we had a discussion here about new year's fire works - some people felt that setting them off at midnight penalized the little children who wouldn't be able to stay up to watch. personally (and i was hardly alone) i rolled my eyes at this notion. not everything has to be family friendly, and the new year comes at midnight, not at 8pm. children can either wait until they're older (the idea of waiting for something, of deferred gratification, might be highly unpopular, but it brings its own pleasure, does it not? by taking away anticipation, we're taking away so much!), or they can stay up that one night. i guess i was offended that once again people expect everything to be shifted around to their perceived needs and rights.

on a more positive note, i adore fireworks. i could watch them every day and never get tired, although i'm well aware of the air quality repercussions.

Roderick Robinson said...

You've been getting ahead of me, the reasons being threefold. The first and most obvious being your self-evident fecundity which just shows what you can do when motivated... by what? Second I've been in an increasingly furious relationship with my AV provider whose HQ I discover (to my horror) is in the Russian Federation. Thirdly I've been nervously preparing for our first viewing and hearing of Wagner's Tannhäuser; both us felt we really could not go into this like shorn lambs (it actually took place on Saturday night so by now the ordeal is over and I'll have more to say about this on Tone Deaf soon) and we decided do a little research. The opera is about sacred and profane love which was no great comfort, neither of us being sure we'd ever been exposed to either of these extremes.

As to the Lewes bonfires the citizens do well to excuse themselves with hair-splitting about the Pope. Some years ago the BBC News did a small piece suggesting that they continued to take the event far too seriously, and a clip from this years's march through the town revealed a highly detailed guy in period costumne, hands tied behind and swinging from a gibbet. Only in constituencies with a Tory majority... except that it's been Lib Dem until recently.

Lucy said...

Thanks again.

Z - Dressing up in particular seems to be such an enjoyable, needful thing for people, especially kids. And, as I say, getting out and meeting and greeting at this time is good, before one turns inward completely for the winter.

PC - Absolutely. In fact, looking back, that there were times, like New Year, when there was an adult world going about things of which sleep rendered me unconscious, but which I would one day come into, was quite exciting in itself, as was being able to stay up late on special occasions later. I've never been a great party animal really, and nowadays I can't really do late nights - I've never been able to keep up with the French on their all-nighters - but nocturnal life is something everyone has periods of at some time in one form or other. Fireworks are rather marvellous, we had some great ones in London in the eighties, under Ken Livingstone's GLC... There's a bit in 'Mrs Miniver', one of my favourite books, where she remarks that they're the art form that has least resemblance to its original materials, who would have thought that cardboard tubes and grey powder could transform into what they do. Home fireworks are fairly prohibitively expensive now, and people worry about the danger, and misuse so much that the big displays are a better bet. Till recently at least you could still buy them in big trashy shops here, just at toddler head height alongside the sweets, and people loved to chuck them freely around the streets on Bastille Night. Not sure if that's changed too now, though.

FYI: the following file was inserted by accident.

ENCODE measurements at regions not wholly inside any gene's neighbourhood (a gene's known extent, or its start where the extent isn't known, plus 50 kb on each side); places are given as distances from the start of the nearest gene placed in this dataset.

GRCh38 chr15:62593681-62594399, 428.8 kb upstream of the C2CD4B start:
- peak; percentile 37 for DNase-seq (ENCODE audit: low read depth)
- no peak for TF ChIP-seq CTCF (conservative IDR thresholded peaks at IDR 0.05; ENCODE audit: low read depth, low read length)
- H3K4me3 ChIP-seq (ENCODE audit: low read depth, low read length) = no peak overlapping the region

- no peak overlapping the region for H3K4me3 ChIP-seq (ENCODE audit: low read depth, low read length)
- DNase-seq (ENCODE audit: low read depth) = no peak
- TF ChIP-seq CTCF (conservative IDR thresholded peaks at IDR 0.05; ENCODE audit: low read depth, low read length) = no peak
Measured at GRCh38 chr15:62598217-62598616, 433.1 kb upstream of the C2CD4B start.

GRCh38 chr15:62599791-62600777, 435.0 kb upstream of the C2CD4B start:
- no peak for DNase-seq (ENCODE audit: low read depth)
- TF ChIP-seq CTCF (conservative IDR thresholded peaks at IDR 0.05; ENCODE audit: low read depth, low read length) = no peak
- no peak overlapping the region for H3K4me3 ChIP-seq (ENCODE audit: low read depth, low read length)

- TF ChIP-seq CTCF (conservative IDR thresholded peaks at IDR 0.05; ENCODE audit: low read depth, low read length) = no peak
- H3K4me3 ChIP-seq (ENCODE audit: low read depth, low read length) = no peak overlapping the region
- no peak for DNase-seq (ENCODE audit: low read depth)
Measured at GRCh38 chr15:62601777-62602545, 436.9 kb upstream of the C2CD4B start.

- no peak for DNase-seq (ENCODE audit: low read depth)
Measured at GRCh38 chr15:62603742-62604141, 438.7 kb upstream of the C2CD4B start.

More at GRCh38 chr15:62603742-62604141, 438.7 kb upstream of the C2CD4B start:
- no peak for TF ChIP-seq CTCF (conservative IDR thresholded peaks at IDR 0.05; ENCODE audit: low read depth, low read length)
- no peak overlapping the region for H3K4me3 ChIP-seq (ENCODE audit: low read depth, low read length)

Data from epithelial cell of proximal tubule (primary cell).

Robbie - I lived near Lewes in my youth but for some reason never went to, or even knew of, the bonfire. Tory constituency or not, one of this year's effigies was of David Cameron, with mandatory, and IMO somewhat overworked, pig's head. I look forward to hearing about Tannhauser. Wot no sacred or profane love? You are surely too modest.